A deadly feline disease is now spreading between cats after hiding in nature for nearly 40 years. Multiple cases of feline parvovirus, also known as cat plague, or panleukopenia, have been reported in stray kittens in the greater Melbourne area this week.
Feline parvovirus was a common disease in the 1960s and 1970s. Australia was one of the first countries to develop an effective vaccine. Once widespread vaccination became routine, the disease was pushed back into nature.
In the 1970s, cases were typically seen in unvaccinated kittens purchased from markets or pet stores, and in shelters where vaccination protocols were lax.
Between the early 1980s and 2015, cases were unreported, but no doubt feral and semi-owned cats were still sporadically infected.
The re-emergence first occurred in animal shelters in Mildura and Melbourne in 2016 and south-western Sydney in 2016. Many cats died. Even survivors suffered greatly. In all these outbreaks, affected cats had one thing in common – they had not been vaccinated.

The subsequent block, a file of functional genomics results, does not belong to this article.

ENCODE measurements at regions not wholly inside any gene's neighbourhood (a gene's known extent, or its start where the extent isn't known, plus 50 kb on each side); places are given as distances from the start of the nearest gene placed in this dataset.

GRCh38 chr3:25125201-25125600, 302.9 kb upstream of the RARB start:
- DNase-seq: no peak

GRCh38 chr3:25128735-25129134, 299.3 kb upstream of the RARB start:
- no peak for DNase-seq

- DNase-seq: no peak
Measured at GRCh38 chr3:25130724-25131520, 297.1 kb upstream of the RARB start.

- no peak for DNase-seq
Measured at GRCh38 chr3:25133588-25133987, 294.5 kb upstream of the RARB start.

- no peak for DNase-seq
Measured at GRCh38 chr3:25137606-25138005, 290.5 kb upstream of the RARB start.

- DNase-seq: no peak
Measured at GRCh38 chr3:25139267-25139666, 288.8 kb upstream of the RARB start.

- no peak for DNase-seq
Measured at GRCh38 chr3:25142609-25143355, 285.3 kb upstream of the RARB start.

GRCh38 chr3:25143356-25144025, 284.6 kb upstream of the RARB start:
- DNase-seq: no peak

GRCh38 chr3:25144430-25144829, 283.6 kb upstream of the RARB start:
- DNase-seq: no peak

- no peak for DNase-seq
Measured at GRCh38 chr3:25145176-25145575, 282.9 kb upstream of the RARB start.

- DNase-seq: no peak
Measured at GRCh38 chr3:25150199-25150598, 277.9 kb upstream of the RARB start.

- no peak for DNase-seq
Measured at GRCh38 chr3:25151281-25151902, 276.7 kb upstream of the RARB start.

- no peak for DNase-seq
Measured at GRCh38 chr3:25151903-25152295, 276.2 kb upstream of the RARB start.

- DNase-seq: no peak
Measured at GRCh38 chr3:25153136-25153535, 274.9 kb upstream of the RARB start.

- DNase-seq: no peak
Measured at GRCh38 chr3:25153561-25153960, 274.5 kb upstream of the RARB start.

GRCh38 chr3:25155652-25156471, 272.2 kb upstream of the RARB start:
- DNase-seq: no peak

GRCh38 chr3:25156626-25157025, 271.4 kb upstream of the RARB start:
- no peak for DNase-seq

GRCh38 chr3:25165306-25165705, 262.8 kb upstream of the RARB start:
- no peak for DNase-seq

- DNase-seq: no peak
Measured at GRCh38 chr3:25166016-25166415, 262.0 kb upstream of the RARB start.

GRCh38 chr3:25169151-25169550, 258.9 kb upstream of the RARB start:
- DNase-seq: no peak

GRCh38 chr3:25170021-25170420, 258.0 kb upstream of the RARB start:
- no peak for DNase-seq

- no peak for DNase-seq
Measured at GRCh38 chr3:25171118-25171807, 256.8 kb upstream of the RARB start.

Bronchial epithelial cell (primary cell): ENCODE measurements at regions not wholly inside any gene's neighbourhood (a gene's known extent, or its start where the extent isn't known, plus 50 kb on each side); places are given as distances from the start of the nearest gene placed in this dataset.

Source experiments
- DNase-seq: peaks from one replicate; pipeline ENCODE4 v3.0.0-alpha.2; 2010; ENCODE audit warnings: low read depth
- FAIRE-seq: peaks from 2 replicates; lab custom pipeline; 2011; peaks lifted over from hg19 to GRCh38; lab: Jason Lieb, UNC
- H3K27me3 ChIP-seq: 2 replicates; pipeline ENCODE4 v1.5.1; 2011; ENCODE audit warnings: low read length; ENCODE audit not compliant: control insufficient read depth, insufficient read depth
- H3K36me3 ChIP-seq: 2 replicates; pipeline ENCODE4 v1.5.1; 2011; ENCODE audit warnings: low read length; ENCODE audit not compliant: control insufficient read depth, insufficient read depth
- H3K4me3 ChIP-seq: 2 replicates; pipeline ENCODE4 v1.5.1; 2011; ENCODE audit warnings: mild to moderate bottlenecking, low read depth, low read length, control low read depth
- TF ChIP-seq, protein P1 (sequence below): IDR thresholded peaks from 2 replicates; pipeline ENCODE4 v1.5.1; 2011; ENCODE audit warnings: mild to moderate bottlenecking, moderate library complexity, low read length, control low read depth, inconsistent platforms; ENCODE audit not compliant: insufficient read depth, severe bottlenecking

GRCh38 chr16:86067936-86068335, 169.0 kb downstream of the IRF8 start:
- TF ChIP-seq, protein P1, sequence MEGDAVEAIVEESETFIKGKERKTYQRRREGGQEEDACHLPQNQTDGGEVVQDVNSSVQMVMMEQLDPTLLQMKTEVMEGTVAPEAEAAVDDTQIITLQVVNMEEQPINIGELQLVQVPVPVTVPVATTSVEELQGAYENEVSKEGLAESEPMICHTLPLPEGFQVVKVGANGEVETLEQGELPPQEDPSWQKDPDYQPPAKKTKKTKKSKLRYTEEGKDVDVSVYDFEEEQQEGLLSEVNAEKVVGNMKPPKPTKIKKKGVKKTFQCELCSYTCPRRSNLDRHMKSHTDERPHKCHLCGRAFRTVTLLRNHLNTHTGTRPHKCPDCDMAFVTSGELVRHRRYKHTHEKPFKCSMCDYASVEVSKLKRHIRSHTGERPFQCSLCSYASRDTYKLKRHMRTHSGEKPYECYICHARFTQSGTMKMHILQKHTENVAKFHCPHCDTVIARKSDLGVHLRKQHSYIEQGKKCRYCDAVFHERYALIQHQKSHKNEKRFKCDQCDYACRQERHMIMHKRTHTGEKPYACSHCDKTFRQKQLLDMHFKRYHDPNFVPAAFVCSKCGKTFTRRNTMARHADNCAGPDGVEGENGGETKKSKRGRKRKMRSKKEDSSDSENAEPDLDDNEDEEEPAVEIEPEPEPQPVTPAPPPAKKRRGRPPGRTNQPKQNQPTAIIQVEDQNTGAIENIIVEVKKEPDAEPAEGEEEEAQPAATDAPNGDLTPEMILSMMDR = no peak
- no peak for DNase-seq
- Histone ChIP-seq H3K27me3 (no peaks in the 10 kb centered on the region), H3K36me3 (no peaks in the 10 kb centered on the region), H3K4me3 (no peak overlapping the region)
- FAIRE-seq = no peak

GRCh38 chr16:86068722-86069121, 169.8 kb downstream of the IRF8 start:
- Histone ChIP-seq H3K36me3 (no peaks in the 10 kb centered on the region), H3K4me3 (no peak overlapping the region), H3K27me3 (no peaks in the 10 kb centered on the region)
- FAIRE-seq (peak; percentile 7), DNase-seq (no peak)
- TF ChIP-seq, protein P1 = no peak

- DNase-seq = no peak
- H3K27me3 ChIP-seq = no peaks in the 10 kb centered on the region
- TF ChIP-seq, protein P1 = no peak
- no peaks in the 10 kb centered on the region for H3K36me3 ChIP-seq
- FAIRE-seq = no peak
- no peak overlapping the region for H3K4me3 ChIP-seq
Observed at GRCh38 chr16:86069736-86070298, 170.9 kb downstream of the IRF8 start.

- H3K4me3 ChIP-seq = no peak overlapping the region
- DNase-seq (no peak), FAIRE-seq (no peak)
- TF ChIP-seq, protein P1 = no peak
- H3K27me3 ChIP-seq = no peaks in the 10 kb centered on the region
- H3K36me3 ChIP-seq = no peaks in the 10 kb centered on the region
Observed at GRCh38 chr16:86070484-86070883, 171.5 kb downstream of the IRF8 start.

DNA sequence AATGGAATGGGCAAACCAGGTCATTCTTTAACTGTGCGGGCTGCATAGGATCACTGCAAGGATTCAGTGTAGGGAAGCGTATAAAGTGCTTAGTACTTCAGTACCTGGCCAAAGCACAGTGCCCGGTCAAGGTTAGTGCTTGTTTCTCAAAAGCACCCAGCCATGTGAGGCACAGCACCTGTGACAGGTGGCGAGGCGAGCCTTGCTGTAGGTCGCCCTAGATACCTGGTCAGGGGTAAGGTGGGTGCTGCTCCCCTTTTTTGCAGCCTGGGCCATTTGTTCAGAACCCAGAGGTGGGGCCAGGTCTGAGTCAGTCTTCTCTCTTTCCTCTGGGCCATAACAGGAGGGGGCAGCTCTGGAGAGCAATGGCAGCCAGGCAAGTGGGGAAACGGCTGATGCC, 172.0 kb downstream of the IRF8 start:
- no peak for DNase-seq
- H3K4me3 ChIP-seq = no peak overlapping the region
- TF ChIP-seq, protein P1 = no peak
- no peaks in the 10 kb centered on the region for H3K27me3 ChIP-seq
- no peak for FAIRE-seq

What is feline parvovirus and how does it kill?
Feline parvovirus has a predilection for infecting rapidly dividing tissues. Cells lining the small intestine of infected cats are killed, resulting in vomiting, diarrhea (often bloody), fever, lethargy, anorexia and sometimes sudden death.
The bone marrow is transiently wiped out by the virus, resulting in a depletion of white blood cells. As a result, infected cats are unable to fight the invasion by secondary bacteria that attack the leaky gut wall.
Most cases of feline parvovirus are in unvaccinated kittens or young cats. The welfare of cats is hugely impacted by this terrible disease – it makes cats miserable for many days, if they survive.
Treatment involves intensive therapy in hospital: intravenous fluids by infusion pump, medication to reduce vomiting, expensive anti-viral treatment (omega-interferon), opioids for pain relief, antibiotics to treat secondary bacterial infections, and occasionally blood or plasma transfusions and nutritional support (feeding tubes).
Treatment can cost thousands of dollars, and many owners just can’t afford it. But even with treatment, the fatality rate remains high.
Feline parvovirus is spread by fecal-oral contamination: from infected cats shedding virus in their feces. Litter trays and natural latrines (such as sandboxes) are prime sources of infection.